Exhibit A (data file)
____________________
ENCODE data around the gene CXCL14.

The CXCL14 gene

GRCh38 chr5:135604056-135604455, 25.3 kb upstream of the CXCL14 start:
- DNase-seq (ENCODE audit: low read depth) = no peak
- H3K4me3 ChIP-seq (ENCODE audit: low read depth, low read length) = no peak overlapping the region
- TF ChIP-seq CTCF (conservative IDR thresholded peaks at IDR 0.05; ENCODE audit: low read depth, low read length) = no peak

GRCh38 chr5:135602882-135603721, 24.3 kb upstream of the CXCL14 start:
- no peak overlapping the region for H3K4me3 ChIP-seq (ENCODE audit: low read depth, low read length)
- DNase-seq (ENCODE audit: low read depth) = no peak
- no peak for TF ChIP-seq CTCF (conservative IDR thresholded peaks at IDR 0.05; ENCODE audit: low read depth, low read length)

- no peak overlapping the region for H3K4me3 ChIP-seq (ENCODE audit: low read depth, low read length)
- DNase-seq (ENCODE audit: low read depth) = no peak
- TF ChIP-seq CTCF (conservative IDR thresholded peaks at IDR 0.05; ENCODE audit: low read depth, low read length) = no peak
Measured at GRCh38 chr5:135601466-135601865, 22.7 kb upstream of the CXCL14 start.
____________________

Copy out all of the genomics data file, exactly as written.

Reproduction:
ENCODE data around the gene CXCL14.

The CXCL14 gene

GRCh38 chr5:135604056-135604455, 25.3 kb upstream of the CXCL14 start:
- DNase-seq (ENCODE audit: low read depth) = no peak
- H3K4me3 ChIP-seq (ENCODE audit: low read depth, low read length) = no peak overlapping the region
- TF ChIP-seq CTCF (conservative IDR thresholded peaks at IDR 0.05; ENCODE audit: low read depth, low read length) = no peak

GRCh38 chr5:135602882-135603721, 24.3 kb upstream of the CXCL14 start:
- no peak overlapping the region for H3K4me3 ChIP-seq (ENCODE audit: low read depth, low read length)
- DNase-seq (ENCODE audit: low read depth) = no peak
- no peak for TF ChIP-seq CTCF (conservative IDR thresholded peaks at IDR 0.05; ENCODE audit: low read depth, low read length)

- no peak overlapping the region for H3K4me3 ChIP-seq (ENCODE audit: low read depth, low read length)
- DNase-seq (ENCODE audit: low read depth) = no peak
- TF ChIP-seq CTCF (conservative IDR thresholded peaks at IDR 0.05; ENCODE audit: low read depth, low read length) = no peak
Measured at GRCh38 chr5:135601466-135601865, 22.7 kb upstream of the CXCL14 start.